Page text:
Social Networks also known as high dimension communication networks (HDCNS) are playing key roles in promoting terrorism and radicalization of youths in East Africa, research data collected by SIS shows. For Example, a 21yr old from Nakuru, an agricultural town in Rift Valley prefecture of Kenya contacted a Honey-Pot claiming he had converted to Islam and that he was ready to wage jihad against Kenyans. The cohort was lured to explain his plan. He wanted the Somali terror group Harakat Al-Shabaab Mujahideen (HSM) to assist him conduct a terror attack targeting a prestigious learning institution in the prefecture. He had already conducted surveillance and reconnaissance on the target. He had cased it, and all that remained was availability of the weaponry which he had listed (mostly Kalashinkov Assault Rifles commonly referred to as AK47). The 21 year was arrested and the terror attack preempted. After debriefing, the boy confessed having been recruited and radicalized by a man they met on Facebook.
How are Youths Lured to Terrorism through HDCNS?
Government, schools, and parents’ concerns about peer pressure largely focuses on behavior, drugs, and sex. It’s until recently, the threat of terrorism became a concern. Parents have long been aware of the threat of peer pressure and the ill effects it can have on youngsters, and the typical response has been to keep a closer eye on the child’s peer group. Digital peer pressure” is today blamed for fueling drug, alcohol use in high school and college students (interestingly, Kenya Defense Forces KDF, raided a terrorist camp in Boni Forest in Lamu County, a frontier area. Drugs, pornographic material, condoms, and Drugs to treat sexually transmitted diseases were recovered. This confirms the high prevalence of irresponsible sexual and anti-social behavior in terrorist’s camps. This also confirms that social preferences are used by terrorists as metrics during radicalization and recruitment).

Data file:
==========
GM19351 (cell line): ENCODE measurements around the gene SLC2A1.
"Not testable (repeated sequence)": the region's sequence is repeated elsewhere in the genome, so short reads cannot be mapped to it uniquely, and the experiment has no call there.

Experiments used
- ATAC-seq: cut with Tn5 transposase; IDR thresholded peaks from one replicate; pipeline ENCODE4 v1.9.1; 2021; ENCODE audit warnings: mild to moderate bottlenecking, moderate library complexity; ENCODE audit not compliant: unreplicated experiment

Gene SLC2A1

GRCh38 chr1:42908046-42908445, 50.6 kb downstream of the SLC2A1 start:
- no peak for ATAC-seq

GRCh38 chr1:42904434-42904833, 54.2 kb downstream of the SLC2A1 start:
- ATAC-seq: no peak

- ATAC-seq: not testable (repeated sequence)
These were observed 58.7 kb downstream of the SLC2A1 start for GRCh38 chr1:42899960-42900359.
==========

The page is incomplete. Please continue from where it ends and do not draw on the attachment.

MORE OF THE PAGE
The same scourge is to blame for radicalization of students in both levels of learning. It is appropriately referred to as digital peer pressure. Social networks such as Myspace, Twitter, Instagram, and Facebook have become so popular that nearly every teen holds accounts with at least one of these websites.
- Research doesn’t quantify the number of terror cells present in a social peer network per a certain number of youths, but confirms, terrorist’s cells are always conducting surveillance on the groups to determine the peer’s preferences.
- In Kenya, cohorts who were denied chances to join the army or the police are targets of radicalization and subsequent recruitment to become militants, particularly those from marginalized areas and from poor backgrounds.
- Cohorts with good education background, and are experts in certain subjects such as engineering, medicine, information technology, religion, and psychology but are jobless are great candidates for radicalization.
- A cell may request a person whose sentiments on HDCNS reflect the ideologies of the terror group, to privately communicate. This remains the most effective method of recruiting. However, it is until the cell is sure the cohort qualifies that it goes a step further to disclose the identity of the terror group, and this may take many months or years.
- Terrorists will conduct surveillance on these cohorts, determine their preferences, level of financial desperation, level of socio-psychological vulnerability, and ethno-political background. A terror cell establishes contact with the peer network through a comment or post. The cell may share tips on how to get jobs, references to job agencies, and most important, publish very lucrative and urgent job opportunities (whose requirements reflect of the academic and experience background of the potential recruit). The desperate cohort finds these opportunities as perfect for him for they match his qualifications and credentials thus makes him falls for it hook, line, and sinker. In such cases, this becomes forced recruitment.
It is apparent, parents, churches, schools, and government must focus on helping their children from being targeted for recruitment by extremists. Limiting use of social media by encouraging youths to participate in sports, physical academic clinics, attending seminars sponsored by churches and local administration, economic activities, and other exciting/engaging activities that will prevent idleness and at the same time encourage entrepreneurship/economic empowerment.